Image: By Akseli Gallen-Kallela –, Public Domain,

In this third week of Advent we are focusing on the third of the seven last words of Jesus from the cross–“Woman behold your son . . . behold your mother.” I’ve reposted this piece that I wrote in 2012, when considering the death of my mother in a larger backdrop of mothers and sons, and of Mary and Jesus.  Blessings, Pastor Ken 

One of the most moving, haunting pieces of music I have every encountered is Harmon Gorecki’s 3rd Symphony: Three Sorrowful Songs.  It is one of the songs that I routinely listen to while reading and preparing sermons.  I’m very particular about what music I can listen to while I study—it must be non-invasive to my thinking, and yet provide a gentle screen to keep out the street-noise that is almost a constant in my downtown neighborhood.  The three movements are equally poignant and passionate explorations of maternal relationship, as Gorecki himself said, “…the ties between mother and child.”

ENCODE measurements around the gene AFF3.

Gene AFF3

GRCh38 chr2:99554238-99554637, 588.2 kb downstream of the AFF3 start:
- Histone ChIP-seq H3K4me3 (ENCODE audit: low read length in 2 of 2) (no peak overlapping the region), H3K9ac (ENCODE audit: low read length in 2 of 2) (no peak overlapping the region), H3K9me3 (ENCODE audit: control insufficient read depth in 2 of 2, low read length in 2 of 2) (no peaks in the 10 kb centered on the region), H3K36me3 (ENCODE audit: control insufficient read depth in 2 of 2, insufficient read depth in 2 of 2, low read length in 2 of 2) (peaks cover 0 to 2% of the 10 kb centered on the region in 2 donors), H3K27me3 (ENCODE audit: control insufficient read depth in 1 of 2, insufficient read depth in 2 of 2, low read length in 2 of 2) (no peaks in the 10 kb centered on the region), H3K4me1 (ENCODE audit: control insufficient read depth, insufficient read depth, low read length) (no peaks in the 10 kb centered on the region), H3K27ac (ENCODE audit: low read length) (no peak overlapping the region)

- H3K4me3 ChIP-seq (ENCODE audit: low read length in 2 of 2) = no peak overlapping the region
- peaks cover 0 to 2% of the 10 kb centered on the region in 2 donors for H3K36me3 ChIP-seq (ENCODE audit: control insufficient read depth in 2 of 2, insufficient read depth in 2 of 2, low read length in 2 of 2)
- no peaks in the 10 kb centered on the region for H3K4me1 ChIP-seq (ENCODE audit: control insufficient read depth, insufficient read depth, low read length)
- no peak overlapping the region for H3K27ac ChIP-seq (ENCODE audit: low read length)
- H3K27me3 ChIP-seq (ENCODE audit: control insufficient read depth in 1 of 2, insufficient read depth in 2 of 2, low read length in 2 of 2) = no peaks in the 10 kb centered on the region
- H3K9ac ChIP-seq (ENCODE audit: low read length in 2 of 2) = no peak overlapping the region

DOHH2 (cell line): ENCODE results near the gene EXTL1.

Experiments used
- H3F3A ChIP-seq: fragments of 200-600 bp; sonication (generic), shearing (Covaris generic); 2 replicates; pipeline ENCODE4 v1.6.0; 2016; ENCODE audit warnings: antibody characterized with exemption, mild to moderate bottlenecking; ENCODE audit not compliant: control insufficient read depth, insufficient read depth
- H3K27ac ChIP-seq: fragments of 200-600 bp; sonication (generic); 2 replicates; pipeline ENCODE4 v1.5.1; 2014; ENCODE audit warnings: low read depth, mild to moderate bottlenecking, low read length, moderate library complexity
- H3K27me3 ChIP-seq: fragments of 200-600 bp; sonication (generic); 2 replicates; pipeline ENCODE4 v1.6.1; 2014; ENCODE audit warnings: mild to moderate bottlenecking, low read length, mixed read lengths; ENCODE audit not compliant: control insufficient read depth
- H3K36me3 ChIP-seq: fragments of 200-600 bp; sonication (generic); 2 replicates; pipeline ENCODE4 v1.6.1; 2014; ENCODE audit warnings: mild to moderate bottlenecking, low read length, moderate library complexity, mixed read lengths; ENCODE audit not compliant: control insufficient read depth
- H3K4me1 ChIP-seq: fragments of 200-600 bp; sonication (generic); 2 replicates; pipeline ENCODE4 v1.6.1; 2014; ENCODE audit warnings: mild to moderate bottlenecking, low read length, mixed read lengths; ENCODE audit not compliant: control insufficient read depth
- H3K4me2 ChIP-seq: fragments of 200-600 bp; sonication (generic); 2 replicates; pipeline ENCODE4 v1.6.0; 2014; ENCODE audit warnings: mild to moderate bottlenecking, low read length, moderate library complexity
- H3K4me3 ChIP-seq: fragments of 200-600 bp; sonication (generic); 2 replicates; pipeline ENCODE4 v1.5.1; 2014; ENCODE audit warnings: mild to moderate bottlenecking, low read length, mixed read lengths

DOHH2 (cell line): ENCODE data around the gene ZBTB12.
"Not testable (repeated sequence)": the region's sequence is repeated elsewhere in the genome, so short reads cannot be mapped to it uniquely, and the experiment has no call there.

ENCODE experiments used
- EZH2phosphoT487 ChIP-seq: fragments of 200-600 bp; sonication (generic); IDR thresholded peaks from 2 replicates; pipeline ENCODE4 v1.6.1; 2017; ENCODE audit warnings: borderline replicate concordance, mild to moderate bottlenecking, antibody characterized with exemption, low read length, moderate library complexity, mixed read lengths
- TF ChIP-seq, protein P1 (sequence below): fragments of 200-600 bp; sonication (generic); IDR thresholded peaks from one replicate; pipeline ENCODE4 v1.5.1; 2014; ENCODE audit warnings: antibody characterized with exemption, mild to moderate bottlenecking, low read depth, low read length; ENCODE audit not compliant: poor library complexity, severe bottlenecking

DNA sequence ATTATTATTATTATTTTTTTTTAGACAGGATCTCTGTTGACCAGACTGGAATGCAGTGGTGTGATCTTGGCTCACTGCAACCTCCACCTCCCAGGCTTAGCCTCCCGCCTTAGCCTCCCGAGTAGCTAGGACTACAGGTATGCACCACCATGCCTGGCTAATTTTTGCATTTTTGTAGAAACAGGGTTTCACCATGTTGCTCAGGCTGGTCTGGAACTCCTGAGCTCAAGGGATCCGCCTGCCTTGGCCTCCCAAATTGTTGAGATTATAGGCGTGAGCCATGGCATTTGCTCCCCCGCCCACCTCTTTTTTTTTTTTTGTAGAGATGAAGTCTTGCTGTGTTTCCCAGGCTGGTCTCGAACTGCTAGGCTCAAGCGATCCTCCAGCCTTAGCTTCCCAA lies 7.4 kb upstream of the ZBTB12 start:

The first movement describes Mary’s anguish at the death of Jesus.

The second movement has a particularly fascinating origin.  Its words were found etched onto a wall of a Gestapo jail in Poland.  An eighteen year-old girl wrote:  “O Mamo nie płacz nie—Niebios Przeczysta Królowo Ty zawsze wspieraj mnie (“Oh Mamma do not cry—Immaculate Queen of Heaven support me always”).  Gorecki himself visited the jail, read the inscribed plea, and was understandably moved. Surrounded by etchings in the plaster calling for justice, revenge, and divine intervention—written presumably by adult prisoners, the composer noted the girl “…does not despair, does not cry, and does not scream for revenge. She does not think about herself; whether she deserves her fate or not. Instead, she only thinks about her mother: because it is her mother who will experience true despair. This inscription was something extraordinary. And it really fascinated me” he later explained in an interview.